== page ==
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5566

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Re: Ford's Big Bore Boss 302 block
« Reply #25 on: September 26, 2021, 09:26:03 PM »
I always thought LOF was owned by Ford too.  Now I don't think so.  Though LOF was a supplier to Ford Motor, it was formed from a merger between Libbey-Owens and the Edward Ford Plate Glass Co. 

https://www.utoledo.edu/library/canaday/HTML_findingaids/MSS-066.html

98SVT - was 06GT

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Re: Ford's Big Bore Boss 302 block
« Reply #26 on: September 26, 2021, 10:39:30 PM »
I always thought LOF was owned by Ford too.  Now I don't think so.  Though LOF was a supplier to Ford Motor, it was formed from a merger between Libbey-Owens and the Edward Ford Plate Glass Co. 
LOF was an old company/supplier who also invented laminated safety glass. I had also thought with that car tie in it was a Ford company. Must have been the old standby Carlite. Which has been sold several times since Ford sold it in the early 2000s.
Previous owner 6S843 - GT350H & 68 GT500 Convert #135.
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5566

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Re: Ford's Big Bore Boss 302 block
« Reply #27 on: September 27, 2021, 08:05:54 AM »
When I was a kid, a buddies dad had a 75 Mark IV. We thought it was cool to stand up through the moon roof and drive around.  I couldn't get over the fact that it had a Fridgidaire AC Compressor.  There was a blank spot where the "GM" logo would usually go.

Cobrask8

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Re: Ford's Big Bore Boss 302 block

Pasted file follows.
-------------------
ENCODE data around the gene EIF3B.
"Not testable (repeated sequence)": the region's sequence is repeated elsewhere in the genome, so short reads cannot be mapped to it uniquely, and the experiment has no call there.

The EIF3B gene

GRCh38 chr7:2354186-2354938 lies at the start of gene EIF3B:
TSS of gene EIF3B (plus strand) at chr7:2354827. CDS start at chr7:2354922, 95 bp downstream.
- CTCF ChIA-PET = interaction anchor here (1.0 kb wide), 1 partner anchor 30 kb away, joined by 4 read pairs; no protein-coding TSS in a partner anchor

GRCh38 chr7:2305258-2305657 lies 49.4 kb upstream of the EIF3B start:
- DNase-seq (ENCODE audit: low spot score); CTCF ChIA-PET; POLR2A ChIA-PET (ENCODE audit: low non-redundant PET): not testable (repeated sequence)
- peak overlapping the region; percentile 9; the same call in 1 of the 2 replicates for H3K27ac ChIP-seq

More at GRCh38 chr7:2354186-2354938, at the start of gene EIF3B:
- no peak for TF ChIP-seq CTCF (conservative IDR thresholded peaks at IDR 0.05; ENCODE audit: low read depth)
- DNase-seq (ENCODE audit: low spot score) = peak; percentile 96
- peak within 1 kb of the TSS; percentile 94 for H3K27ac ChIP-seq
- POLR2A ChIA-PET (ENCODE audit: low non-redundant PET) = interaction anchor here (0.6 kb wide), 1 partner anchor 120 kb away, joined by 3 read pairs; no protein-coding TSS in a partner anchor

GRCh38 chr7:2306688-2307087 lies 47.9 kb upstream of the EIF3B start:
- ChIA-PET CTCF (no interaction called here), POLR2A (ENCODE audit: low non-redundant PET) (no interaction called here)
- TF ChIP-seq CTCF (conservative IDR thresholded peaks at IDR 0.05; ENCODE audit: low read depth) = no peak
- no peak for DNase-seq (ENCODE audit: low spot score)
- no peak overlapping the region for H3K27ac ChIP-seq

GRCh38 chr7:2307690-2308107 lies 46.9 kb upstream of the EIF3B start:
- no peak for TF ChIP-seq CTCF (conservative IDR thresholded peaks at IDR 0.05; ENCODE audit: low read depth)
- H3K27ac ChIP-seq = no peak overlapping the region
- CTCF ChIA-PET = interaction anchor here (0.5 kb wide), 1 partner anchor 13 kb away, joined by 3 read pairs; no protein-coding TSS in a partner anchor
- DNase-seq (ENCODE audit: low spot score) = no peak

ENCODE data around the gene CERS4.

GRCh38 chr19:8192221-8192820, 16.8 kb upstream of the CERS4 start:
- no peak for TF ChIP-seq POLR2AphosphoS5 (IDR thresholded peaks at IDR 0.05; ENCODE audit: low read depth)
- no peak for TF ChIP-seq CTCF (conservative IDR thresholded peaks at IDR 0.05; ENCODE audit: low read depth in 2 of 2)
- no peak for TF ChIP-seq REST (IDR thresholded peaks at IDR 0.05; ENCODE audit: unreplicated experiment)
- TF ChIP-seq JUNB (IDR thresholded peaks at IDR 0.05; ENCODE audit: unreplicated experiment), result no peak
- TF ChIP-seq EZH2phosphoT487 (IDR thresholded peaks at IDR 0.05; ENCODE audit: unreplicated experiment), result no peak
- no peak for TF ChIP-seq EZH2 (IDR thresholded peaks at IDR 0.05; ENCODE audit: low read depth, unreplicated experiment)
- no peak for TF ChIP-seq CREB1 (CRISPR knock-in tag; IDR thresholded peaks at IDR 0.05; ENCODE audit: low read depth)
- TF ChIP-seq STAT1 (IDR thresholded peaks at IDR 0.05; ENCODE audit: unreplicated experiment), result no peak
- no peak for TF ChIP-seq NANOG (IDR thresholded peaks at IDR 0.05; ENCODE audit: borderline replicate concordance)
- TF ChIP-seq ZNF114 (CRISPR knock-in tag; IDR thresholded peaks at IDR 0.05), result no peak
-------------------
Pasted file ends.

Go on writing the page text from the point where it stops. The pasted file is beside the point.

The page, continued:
« Reply #28 on: September 27, 2021, 12:23:37 PM »
Back to the topic:

I built a very healthy 450-460 HP 331 based on a seasoned 71 302 Block, 10.5 SCAT kit, AFR 185 heads, Howards Cams Cam (Contact me for the spec), plus other good parts. Runs like a bear! Bought all the Heavy Duty AFR head parts, as I have hurt lesser heads. I keep the revs to 6K max, as the cam is from 2500-5500, and is all I need in a 2350 Lb Replica Cobra track car.

Avoid the Motorsports blocks. They crack, and crack everywhere when run hard. When mine exploded (yes, it did), it tried to seize the front crank journal, snapped the crank at #2, and sent the first throw out the front of the block. The remnants of the block was split down the center of the lifter galley, both sides at the bottom of the skirt, and between cam & crank journals. It was almost comical during teardown of the remnants.

Dan
« Last Edit: September 27, 2021, 12:25:11 PM by Cobrask8 »

pbf777

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Re: Ford's Big Bore Boss 302 block
« Reply #29 on: September 27, 2021, 01:27:35 PM »
...........snapped the crank at #2, and sent the first throw out the front of the block.


     I don't think in the cases where the crankshaft segmented, one can really criticize the block for being broken.  And we have seen many a good block destroyed in such melees.     ;)

     And, even if the block hadn't broken, chances are the main saddles would be pushed out of position, hence, you still throw the block away!   :o

     Scott.
« Last Edit: September 27, 2021, 04:27:14 PM by pbf777 »